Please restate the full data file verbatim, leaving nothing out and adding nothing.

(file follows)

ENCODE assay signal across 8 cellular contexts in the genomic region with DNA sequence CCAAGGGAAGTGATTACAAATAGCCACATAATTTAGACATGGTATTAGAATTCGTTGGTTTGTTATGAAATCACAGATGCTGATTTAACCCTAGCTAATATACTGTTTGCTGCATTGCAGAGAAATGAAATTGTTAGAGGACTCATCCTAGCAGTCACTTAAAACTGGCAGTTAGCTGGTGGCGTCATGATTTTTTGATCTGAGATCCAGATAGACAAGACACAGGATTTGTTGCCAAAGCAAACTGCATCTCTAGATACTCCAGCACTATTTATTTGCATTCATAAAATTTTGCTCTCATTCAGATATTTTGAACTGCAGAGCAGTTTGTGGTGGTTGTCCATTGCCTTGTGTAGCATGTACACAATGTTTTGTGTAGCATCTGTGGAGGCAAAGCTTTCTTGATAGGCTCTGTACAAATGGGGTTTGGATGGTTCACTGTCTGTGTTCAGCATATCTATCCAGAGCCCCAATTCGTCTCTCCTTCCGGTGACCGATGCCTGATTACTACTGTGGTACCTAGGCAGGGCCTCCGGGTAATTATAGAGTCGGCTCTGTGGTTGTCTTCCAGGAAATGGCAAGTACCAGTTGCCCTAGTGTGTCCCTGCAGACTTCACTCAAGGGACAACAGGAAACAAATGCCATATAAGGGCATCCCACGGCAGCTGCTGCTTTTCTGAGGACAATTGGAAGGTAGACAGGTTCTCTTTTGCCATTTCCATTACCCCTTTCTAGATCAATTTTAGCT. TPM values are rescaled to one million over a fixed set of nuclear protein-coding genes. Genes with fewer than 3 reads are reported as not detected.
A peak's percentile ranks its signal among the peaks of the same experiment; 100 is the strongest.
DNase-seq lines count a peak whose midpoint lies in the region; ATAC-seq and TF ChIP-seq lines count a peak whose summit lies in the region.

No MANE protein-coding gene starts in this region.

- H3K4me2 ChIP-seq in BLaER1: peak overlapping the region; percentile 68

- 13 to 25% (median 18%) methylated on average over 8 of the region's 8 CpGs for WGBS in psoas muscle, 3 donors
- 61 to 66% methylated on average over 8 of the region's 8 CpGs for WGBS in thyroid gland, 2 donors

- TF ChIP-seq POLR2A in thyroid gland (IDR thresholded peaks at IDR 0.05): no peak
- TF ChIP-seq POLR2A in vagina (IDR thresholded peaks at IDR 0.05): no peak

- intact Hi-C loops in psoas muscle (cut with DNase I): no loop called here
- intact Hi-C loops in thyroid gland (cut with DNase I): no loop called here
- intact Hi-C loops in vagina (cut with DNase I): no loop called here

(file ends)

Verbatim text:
ENCODE assay signal across 8 cellular contexts in the genomic region with DNA sequence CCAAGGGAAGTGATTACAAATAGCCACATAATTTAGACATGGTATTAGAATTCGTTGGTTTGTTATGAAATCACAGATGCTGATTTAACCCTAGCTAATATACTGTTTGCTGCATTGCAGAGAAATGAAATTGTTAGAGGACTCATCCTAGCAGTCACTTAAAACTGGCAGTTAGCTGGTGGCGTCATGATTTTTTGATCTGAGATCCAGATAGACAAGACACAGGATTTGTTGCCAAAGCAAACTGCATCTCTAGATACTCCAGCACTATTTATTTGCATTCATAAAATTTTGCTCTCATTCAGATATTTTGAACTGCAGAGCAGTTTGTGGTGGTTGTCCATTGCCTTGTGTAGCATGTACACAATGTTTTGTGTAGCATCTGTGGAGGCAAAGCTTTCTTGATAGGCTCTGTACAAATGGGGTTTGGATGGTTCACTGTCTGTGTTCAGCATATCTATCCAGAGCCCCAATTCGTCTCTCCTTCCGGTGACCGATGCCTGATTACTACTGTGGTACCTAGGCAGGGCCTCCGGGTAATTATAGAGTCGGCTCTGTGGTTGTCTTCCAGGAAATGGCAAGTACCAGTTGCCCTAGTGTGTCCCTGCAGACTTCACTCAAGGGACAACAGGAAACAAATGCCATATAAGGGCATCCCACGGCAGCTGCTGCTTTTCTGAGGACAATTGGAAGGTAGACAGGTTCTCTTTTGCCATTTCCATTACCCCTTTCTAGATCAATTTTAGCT. TPM values are rescaled to one million over a fixed set of nuclear protein-coding genes. Genes with fewer than 3 reads are reported as not detected.
A peak's percentile ranks its signal among the peaks of the same experiment; 100 is the strongest.
DNase-seq lines count a peak whose midpoint lies in the region; ATAC-seq and TF ChIP-seq lines count a peak whose summit lies in the region.

No MANE protein-coding gene starts in this region.

- H3K4me2 ChIP-seq in BLaER1: peak overlapping the region; percentile 68

- 13 to 25% (median 18%) methylated on average over 8 of the region's 8 CpGs for WGBS in psoas muscle, 3 donors
- 61 to 66% methylated on average over 8 of the region's 8 CpGs for WGBS in thyroid gland, 2 donors

- TF ChIP-seq POLR2A in thyroid gland (IDR thresholded peaks at IDR 0.05): no peak
- TF ChIP-seq POLR2A in vagina (IDR thresholded peaks at IDR 0.05): no peak

- intact Hi-C loops in psoas muscle (cut with DNase I): no loop called here
- intact Hi-C loops in thyroid gland (cut with DNase I): no loop called here
- intact Hi-C loops in vagina (cut with DNase I): no loop called here